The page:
I believe in reconciliation. I believe in trusting each of us to our own journey and walk with Jesus. I believe in peace. [That said, check out Sarah Bessey for her own take on the hashtag- which she started- and her take on the difference between peace-keeping and peace-making, below.]
To each our own. Live and let live. Don't make secondary things primary things. But what of when the theologies are damaging?
I'm not one to throw out the baby with the bathwater. Yes, by all means, let's linger here a moment, let's not be hasty-- get that baby safely dried off-- but then that bathwater has simply got to go.
These women contributing to #ThingsOnlyChristianWomenHear are opening up about the wounds the collective Church has caused them. (That is- the capital C- Church, as well as, often enough, specific church communities and church people.)
I share some of these wounds. These wounds, for some, include being denied or limited in their calling to preach. To some reading, I'm sure that sounds unimportant and like a power-grab-- like these women are just after authority. And to others, that may sound like it's simply sin-- that a woman can't be called to these levels of ministry. I'm not here to debate that (and my feelings on it are more complex than you'd likely assume). But consider, prayerfully, how you might feel if you felt God calling you to something and the Church (or church) said "no."
But there is other damage here, too. I bear my own scars of having the Sword wielded against me. Having been a Christian for approximately 25 years, I've only recently made peace with Paul.
Yes, for nearly my whole life, I've held a grudge against the writer of 30% of the New Testament (according to some statistics).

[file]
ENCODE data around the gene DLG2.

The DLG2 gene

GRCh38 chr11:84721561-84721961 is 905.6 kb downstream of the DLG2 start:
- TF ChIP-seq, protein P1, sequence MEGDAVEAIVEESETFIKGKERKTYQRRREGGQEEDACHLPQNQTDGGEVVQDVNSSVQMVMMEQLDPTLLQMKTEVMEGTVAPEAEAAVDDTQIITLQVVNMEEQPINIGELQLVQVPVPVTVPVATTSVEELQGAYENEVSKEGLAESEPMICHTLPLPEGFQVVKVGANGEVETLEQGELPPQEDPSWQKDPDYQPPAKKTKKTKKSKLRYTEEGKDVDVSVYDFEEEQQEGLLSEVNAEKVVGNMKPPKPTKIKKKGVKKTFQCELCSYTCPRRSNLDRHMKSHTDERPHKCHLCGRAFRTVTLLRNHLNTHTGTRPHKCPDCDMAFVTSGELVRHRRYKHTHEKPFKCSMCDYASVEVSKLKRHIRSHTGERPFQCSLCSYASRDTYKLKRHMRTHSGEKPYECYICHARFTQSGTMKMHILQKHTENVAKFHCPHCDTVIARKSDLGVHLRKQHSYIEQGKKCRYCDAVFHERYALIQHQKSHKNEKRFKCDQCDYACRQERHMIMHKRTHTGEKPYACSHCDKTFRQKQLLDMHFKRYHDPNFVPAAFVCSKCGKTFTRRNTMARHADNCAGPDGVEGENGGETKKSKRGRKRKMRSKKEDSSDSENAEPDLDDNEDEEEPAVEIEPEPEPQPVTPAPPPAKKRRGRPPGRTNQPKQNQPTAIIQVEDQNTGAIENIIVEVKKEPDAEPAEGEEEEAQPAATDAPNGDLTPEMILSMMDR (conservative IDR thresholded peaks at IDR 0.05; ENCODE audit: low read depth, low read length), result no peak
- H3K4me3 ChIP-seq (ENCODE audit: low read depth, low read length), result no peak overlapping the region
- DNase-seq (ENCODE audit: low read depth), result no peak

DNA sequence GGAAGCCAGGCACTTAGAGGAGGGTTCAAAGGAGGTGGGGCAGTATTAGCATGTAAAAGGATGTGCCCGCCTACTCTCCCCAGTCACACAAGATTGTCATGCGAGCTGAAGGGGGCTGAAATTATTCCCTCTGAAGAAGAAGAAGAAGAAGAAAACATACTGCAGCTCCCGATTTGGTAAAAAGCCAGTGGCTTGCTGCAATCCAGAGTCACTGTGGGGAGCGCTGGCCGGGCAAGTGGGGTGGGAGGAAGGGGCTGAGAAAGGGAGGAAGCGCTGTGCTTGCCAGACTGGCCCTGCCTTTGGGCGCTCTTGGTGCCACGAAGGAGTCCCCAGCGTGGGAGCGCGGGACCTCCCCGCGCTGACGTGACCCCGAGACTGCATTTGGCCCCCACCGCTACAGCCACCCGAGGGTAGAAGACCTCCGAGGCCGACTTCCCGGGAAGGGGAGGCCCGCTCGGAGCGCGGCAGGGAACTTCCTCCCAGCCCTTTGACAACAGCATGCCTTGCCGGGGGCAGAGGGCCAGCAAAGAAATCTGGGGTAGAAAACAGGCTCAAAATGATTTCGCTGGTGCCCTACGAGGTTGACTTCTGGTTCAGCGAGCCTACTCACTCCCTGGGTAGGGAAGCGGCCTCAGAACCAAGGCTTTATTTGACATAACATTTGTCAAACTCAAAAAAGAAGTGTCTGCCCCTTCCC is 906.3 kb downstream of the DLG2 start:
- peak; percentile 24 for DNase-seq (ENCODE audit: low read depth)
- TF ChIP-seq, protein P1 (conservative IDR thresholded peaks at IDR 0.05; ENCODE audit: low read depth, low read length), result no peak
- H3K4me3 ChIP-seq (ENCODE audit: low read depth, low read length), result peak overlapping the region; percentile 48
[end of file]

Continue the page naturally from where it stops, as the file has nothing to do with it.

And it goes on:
Now, I've come to terms with Paul. After years of having his words used against me, I've come to believe that he never meant the things his words have been said to mean. I now see the beauty and freedom in his words. And, admittedly, I'm a little annoyed at how much time Paul and I lost because of the lies I was told and the wounds I was inflicted with. That theology hindered me. It hindered my understanding of Jesus. It hindered my vision of the wholeness and oneness and consistency of the Bible. It was misused.
Is not this, potentially, also the kind of thing Paul meant when he wrote for us not to cause a brother-- or sister-- to stumble?
These are secondary issues, not primary ones, in our faith. And that's often used as an argument for leaving things well enough alone. But the Jesus I know isn't about the status quo-- the Jesus I know sent a woman to preach good news on Easter morning.
A friend of mine (and co-founder of the Center for Inclusivity) also pointed out that it is not only Christian women that hear these things. I'm sure that's often true. We need to open dialogues with women of other religious backgrounds too-- we're often facing the same things: in and out of the church, and no matter what kind of place of worship one attends. But right now, I think this is a start. The focus is that these are things Christian women hear, not Christian men. And it's why the Church needs feminism. It's why the world continues to need feminism. Even in America. Even in 2017.